| Home | E-Submission | Sitemap | Editorial Office |  
Korean J Med Hist > Volume 20(2); 2011 > Article
Korean Journal of Medical History 2011;20(2): 463-492.
침술(鍼術)의 성립에 관한 연구
The Study on the Establishment of Acupuncture
Woojin Jung
Department of Philosophy, College of Humanities, Seoul, Korea. presolving@naver.com
In ancient china, four famous literatures, Huang Di Nei Jing, Nan Jing, Ben Cao, Shang Han Lun appeared, which made the foundation of oriental medicine. Huang Di Nei Jing, the book of acupuncture, is the most essential literature among these four litertures. So the question asking the identity of oriental medicine can be turned into the question about the identity of acupuncture. The investigation into origin will not be the only way to study of identity but one of the most attractive means. So we can answer with the study of origin to the question about identity. Acupuncture is comprised of theories like jing mai, qi xue and technical factors like moxibustion, bian which is like present operating knife. To trace the origin of acupuncture, we must investigate not only technical factors but also theories. But it will be impossible to trace every theories underlying the acupuncture in this small thesis. This is the reason that I restricted my attention to the principle of preventive medicine, regimen. Before the excavation of Mawangdui, the belief that acupuncture started long ago before Han period had been generally accepted. But there was not any proof proving the presence of acupuncture in the excavated literatures representing the Han period medicine. This fact announced that we must draw the time of establishment of acupuncture back after the Mawangdui literature buried in B.C. 168. But we can find the proof of the presence of acupuncture just before B.C. 168 in Shiji written by Si Mi Qian. Through these facts and inferences that we got until now, we can reach a conclusion that acupuncture would have appeared around 190-176 when Chun Yu Yi was practicing as a doctor. As you know, in the Mawangdui literature, what was associated with jing mai was moxibustion. But at the same time, moxibustion was being used just as the experience medicine technique without theory. So the moxibustion would has been about to be associated with jing mai theory in Mawangdui period. The word zhen jiu, the acupuncture and moxibustion, means there was a way to reconcile two techniques. It was by assuming bu and handing xie over to acupuncture that moxa can coexist with acupuncture. bian is used for infection treatment more than bloodletting tool in ancient china. but there is a bridge between acupuncture with bian. Acupuncture inherited its appearance from bian. It is generally believed that blood-letting is commonly developed in the classic east and west medicine. But the blood-letting could be harmonious with the old chinese belief that vitality must be retained in the body? No. The blood-letting is not generally practiced in ancient china. We can scarcely find the evidence of blood-letting in the ancient literature now in hand except Huang Di Nei Jing. Blood-Letting widened its territory in ancient chinese medicine with the help of the medical version of wuweierwubuwei principle which means 'not do anything, then everything does'. But soon lost its territory. Even in the Huang Di Nei Jing, We can find its disappearance. What is the reason? For its disharmony with chinese life idea, 'not lose essence'. Acupuncture replaced the blood-letting. It was the response of the ancient chinese healers to the regimen spirit and harmonious with chinese life view. Regimen spirit, the medical version of 'wuweierwubuwei' does not pursue cure after being ill but defense before disease. Acupuncture, meeting the demands of time, appeared in pre-han period as the association with jingmai theory which may be developed in regimen field, inheritence of moxa's esperience, and the shape of bian.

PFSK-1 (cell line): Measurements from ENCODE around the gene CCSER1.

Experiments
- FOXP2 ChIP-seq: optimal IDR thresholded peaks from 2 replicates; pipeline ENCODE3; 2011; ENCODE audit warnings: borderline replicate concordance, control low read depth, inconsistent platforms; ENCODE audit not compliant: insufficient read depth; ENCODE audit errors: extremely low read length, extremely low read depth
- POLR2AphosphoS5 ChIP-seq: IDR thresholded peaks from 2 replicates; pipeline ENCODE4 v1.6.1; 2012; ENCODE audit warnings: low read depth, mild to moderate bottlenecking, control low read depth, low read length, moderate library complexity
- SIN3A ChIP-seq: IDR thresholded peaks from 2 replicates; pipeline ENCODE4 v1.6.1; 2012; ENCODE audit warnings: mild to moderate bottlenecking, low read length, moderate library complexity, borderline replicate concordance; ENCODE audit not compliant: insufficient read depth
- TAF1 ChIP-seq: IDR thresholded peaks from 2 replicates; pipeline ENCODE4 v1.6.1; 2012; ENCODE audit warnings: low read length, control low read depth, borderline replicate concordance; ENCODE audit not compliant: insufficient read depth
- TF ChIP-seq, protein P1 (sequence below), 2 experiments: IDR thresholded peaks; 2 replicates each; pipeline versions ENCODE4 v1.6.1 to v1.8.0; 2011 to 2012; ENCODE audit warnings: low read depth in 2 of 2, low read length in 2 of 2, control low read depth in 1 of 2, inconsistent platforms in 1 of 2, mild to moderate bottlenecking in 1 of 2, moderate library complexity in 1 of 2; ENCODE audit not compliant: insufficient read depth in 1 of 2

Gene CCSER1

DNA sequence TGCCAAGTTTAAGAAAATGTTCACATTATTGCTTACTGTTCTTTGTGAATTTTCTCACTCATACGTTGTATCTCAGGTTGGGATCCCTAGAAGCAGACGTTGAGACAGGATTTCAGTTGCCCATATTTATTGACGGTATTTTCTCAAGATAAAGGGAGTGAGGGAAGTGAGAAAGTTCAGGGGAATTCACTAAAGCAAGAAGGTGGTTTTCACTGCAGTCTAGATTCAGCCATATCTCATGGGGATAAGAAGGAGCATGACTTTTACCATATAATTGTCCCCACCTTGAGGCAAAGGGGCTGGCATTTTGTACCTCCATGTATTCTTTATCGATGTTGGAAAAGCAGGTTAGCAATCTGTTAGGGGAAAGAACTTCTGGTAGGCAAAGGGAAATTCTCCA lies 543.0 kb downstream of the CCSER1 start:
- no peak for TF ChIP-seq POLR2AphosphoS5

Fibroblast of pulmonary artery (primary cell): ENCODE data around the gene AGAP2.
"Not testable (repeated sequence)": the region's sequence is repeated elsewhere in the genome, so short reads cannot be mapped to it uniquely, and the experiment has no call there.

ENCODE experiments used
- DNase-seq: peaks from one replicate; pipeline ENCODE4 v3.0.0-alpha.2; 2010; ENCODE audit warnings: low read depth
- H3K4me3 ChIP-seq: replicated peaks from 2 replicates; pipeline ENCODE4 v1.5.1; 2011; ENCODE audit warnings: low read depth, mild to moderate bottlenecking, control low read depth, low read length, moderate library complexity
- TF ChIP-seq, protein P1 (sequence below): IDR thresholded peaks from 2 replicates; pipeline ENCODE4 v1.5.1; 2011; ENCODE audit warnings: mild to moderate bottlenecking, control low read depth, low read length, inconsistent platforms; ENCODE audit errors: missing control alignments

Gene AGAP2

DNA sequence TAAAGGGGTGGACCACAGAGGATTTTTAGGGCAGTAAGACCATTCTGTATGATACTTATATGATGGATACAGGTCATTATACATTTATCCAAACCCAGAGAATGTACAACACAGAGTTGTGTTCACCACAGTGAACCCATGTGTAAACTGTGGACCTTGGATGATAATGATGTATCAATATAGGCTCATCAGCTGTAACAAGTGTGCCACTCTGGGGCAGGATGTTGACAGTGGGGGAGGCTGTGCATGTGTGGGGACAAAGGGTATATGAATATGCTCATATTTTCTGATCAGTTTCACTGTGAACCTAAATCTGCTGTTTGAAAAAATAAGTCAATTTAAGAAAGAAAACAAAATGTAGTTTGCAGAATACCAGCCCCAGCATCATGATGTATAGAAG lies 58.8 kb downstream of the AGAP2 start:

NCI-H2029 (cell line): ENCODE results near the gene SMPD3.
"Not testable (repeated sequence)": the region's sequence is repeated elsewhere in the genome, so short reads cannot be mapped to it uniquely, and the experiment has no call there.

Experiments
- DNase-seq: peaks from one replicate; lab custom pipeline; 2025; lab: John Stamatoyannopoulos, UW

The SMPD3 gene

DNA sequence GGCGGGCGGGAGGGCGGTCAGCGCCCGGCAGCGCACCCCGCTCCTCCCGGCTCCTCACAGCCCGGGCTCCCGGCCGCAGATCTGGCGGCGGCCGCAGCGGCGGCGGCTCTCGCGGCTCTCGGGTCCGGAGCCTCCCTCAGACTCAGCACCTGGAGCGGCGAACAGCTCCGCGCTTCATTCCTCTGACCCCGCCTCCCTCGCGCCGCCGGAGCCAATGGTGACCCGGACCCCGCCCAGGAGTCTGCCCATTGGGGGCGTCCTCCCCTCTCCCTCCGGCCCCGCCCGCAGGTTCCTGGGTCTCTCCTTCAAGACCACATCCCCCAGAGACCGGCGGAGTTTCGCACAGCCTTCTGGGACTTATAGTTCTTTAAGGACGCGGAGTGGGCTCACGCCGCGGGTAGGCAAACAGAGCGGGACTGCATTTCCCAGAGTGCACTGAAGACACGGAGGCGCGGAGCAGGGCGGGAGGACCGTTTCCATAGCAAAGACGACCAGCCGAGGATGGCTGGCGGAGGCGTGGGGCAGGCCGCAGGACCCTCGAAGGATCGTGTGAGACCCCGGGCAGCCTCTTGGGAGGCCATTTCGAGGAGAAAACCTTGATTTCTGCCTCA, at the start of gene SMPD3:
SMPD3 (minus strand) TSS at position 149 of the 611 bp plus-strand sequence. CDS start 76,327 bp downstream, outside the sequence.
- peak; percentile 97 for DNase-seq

Key Words: acupuncture, moxa, blood-letting, regimen, ancient chinese medicine, Huang Di Nei Jing, mawangdui
PDF Links  PDF Links
Full text via DOI  Full text via DOI
Download Citation  Download Citation
CrossRef TDM  CrossRef TDM
Related article
Editorial Office
The Korean Society for the History of Medicine,
Department of the History of Medicine and Medical Humanities, Seoul National University
College of Medicine, 103 Daehak-ro, Jongno-gu, Seoul 03080
TEL: +82-2-740-8376   FAX: +82-2-765-5110   E-mail: medhistory@hanmail.net
About |  Browse Articles |  Current Issue |  For Authors and Reviewers |  KSHM HOME
Copyright © The Korean Society for the History of Medicine.                 Developed in M2PI